Earth pigments on Stringybark
This imagery refers to perhaps the oldest continuous human religious iconographical practice: the story of the Rainbow Serpent. Estimates vary from 40,000-60,000 years on the depictions of the Rainbow Serpent in West Arnhem rock shelters.
Amongst the Dhatam, waterlillies, two ancestral figures travelled Gälpu clan lands and on further, during the days of early times called Waŋarr: Wititj, the all powerful rainbow serpent (olive python) and Djaykuŋ the Javanese filesnake that is a companion and possibly alternate incarnation of Wititj, living in amongst the Dhatam, or waterlillies, causing ripples and rainbows (Djari) on the surface of the water (one reference in the cross hatch).
The story of Wititj is of storm and monsoon, in the ancestral past. It has particular reference to the mating of Wititj during the beginning of the wet season when the Djarrwa (square shaped thundercloud) begin forming and the lightning starts striking.
The Galpu clan miny’tji (sacred clan design behind the lillies) represents Djari (rainbows) and the power of the lightning within them. It also refers to the power of the storm created by Wititj, the diagonal lines representing trees that have been knocked down as Wititj moves from place to place. The ribs of the snake also form the basis of the sacred design here.
The sun shining against the scales of the snake form a prism of light like a rainbow. The arc which a snake in motion travels through holds to a rainbow shape but causes the oily shimmer to refract the colours of the rainbow. The power of the lightning is made manifest when they strike their tongue. The thunder being the sound they make as they move along the ground. The morning after a major cyclone there are swathes of stringybark bent over in snake trails through the bush in just the same way a normal scale snake leaves bent over grass traceable by trained trackers. After Cyclone Monica there was a path cleared through the stringybark forest almost from Maningrida to Jabiru.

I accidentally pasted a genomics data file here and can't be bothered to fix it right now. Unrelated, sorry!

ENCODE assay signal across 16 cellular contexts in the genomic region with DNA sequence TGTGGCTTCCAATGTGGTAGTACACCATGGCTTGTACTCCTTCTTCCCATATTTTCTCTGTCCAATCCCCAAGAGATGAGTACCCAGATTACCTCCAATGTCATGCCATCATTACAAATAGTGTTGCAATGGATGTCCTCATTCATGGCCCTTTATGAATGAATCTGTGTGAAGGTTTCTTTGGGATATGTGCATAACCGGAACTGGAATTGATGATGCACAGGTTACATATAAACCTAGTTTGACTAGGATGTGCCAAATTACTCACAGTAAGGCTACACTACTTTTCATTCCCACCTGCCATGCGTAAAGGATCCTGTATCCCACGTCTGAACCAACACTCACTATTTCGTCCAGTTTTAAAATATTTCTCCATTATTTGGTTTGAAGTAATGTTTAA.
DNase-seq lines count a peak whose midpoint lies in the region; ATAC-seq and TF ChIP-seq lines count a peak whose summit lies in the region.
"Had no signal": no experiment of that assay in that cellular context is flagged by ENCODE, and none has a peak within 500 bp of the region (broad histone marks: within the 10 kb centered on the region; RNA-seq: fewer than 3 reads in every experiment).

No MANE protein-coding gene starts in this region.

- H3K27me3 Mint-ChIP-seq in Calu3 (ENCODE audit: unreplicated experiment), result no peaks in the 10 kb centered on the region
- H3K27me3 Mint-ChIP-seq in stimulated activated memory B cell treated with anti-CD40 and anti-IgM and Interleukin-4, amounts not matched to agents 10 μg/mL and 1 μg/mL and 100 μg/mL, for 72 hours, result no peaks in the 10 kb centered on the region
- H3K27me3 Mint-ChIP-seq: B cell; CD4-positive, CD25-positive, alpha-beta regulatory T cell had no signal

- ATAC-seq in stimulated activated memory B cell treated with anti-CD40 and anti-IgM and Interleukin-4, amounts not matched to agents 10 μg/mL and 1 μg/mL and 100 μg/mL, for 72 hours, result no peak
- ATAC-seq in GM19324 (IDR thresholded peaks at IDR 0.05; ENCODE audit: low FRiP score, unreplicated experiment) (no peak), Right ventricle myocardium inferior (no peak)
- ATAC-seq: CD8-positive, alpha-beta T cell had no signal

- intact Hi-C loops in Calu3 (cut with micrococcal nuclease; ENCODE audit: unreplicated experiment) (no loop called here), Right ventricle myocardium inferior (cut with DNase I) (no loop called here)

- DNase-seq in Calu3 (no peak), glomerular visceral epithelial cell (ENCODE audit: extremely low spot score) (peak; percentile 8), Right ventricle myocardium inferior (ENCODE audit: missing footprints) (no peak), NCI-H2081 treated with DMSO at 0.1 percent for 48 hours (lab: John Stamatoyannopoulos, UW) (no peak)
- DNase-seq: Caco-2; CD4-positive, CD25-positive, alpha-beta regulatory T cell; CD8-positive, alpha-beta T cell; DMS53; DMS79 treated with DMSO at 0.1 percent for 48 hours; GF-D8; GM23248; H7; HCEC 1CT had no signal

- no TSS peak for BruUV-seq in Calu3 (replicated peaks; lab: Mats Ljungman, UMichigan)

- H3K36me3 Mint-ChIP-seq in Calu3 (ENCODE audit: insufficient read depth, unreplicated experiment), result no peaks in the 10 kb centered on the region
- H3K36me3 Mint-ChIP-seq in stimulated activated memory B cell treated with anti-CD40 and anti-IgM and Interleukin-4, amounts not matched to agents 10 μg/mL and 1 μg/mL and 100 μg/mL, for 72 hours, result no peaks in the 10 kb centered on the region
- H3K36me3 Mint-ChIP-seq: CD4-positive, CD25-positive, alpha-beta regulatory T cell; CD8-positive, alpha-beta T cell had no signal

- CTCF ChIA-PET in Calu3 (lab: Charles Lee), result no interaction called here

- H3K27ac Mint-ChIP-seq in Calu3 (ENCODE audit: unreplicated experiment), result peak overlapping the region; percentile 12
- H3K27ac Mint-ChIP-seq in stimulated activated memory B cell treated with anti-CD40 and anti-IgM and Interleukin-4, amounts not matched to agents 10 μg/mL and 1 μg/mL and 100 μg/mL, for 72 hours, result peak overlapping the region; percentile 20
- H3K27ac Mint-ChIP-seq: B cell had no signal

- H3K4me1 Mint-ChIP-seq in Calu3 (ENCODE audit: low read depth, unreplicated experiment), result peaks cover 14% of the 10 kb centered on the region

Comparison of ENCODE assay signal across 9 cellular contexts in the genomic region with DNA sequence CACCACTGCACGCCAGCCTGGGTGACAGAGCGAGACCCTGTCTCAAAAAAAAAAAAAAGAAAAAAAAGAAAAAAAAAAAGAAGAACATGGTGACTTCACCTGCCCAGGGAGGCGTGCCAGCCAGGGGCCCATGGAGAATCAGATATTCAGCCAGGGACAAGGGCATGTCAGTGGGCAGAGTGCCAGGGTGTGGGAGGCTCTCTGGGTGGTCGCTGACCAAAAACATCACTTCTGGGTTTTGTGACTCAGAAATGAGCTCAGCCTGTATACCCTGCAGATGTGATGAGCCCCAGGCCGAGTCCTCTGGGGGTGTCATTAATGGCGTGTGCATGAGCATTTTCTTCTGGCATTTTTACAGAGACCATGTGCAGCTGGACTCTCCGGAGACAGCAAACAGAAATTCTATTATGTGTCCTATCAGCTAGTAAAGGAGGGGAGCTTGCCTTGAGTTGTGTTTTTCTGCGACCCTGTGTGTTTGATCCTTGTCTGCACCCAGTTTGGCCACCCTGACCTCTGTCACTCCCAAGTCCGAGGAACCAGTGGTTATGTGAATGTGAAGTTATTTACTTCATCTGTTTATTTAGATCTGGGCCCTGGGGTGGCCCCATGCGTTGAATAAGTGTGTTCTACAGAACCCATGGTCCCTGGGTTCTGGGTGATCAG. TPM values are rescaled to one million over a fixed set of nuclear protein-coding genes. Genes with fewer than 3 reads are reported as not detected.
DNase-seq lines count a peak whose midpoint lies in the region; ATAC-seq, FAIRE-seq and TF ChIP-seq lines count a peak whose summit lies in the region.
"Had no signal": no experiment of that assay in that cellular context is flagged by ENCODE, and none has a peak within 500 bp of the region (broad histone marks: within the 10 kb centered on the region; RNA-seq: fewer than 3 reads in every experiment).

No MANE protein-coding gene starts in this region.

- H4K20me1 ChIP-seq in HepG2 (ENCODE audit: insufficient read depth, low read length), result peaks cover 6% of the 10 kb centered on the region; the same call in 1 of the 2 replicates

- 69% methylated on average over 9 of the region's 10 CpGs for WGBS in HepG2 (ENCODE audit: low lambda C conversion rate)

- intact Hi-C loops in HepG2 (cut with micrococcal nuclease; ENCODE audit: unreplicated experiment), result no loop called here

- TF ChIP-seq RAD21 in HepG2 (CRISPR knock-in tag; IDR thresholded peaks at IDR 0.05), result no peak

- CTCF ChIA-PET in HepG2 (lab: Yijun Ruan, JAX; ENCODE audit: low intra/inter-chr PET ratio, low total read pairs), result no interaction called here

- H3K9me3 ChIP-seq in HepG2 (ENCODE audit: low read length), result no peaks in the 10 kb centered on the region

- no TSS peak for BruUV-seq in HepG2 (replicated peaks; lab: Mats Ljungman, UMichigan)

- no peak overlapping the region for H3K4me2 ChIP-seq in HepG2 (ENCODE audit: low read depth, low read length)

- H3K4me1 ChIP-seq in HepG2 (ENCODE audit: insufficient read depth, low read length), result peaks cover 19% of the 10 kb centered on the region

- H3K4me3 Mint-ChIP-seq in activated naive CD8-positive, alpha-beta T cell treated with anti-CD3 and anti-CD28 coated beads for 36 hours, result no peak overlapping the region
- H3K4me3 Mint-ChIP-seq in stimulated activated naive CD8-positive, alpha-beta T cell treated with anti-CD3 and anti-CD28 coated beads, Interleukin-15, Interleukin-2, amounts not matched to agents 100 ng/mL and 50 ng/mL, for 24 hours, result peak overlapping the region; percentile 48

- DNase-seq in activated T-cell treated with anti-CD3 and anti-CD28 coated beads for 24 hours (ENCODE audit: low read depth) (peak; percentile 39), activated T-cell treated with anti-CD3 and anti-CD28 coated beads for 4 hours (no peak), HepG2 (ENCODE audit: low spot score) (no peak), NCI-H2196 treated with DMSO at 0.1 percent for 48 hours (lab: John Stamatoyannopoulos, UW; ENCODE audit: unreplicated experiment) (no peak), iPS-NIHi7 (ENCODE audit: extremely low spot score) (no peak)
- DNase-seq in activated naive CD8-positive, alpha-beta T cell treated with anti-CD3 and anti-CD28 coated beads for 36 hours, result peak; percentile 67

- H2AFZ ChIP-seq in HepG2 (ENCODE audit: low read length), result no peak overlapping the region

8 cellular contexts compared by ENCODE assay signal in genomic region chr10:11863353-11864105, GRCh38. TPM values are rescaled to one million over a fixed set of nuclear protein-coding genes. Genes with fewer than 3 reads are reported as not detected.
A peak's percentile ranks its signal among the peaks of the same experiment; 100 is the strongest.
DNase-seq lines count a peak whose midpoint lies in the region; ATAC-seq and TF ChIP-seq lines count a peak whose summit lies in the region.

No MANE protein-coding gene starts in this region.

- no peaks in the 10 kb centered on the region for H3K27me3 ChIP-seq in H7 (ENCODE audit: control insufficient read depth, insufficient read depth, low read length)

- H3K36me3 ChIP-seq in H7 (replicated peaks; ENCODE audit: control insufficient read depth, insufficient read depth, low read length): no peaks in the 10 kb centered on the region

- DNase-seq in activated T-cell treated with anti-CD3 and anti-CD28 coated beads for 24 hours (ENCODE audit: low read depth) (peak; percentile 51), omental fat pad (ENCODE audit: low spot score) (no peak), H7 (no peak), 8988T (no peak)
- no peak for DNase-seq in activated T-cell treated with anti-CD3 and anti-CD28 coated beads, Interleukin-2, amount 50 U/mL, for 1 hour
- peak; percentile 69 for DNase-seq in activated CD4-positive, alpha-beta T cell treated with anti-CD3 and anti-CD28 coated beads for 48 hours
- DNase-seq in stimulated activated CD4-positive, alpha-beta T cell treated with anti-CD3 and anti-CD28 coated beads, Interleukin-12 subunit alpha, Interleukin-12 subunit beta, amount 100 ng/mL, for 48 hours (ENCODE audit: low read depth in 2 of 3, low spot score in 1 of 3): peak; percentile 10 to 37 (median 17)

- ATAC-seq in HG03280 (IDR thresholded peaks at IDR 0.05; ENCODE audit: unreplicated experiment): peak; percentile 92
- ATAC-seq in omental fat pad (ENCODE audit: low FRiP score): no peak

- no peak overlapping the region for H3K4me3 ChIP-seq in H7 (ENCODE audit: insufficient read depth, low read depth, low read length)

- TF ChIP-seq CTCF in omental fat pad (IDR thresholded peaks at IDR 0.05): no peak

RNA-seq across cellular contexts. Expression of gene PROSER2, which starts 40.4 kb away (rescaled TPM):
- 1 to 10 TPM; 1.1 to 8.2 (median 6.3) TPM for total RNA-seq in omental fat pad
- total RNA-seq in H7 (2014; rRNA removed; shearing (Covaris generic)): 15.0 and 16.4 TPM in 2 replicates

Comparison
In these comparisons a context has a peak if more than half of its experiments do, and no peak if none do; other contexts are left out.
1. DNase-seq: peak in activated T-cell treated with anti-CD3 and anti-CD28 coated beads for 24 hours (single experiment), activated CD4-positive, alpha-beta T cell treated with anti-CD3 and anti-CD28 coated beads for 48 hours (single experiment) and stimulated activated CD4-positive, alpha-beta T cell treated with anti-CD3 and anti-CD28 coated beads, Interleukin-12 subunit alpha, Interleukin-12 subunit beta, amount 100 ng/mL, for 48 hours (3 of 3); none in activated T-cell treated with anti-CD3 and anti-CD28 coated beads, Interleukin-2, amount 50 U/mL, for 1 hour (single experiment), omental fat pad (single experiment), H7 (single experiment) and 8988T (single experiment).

In mortuary ceremony for Gälpu, the slithering line of dancers take on the form of Wititj and coil in the sand searching for their place. As the spirit comes to rest it adopts the metaphor of a python settling its head into the fork in the tree, known as Galmak, the final resting place of Wititj. Other references are the bunches of leaves dancers hold in their hands wet and shining in the sun, perhaps like a rainbow. This pattern is the fury of the tempest seen through the relief of the emerging survivor as the storm moves on sucking the cloud with it allowing the sun to shine.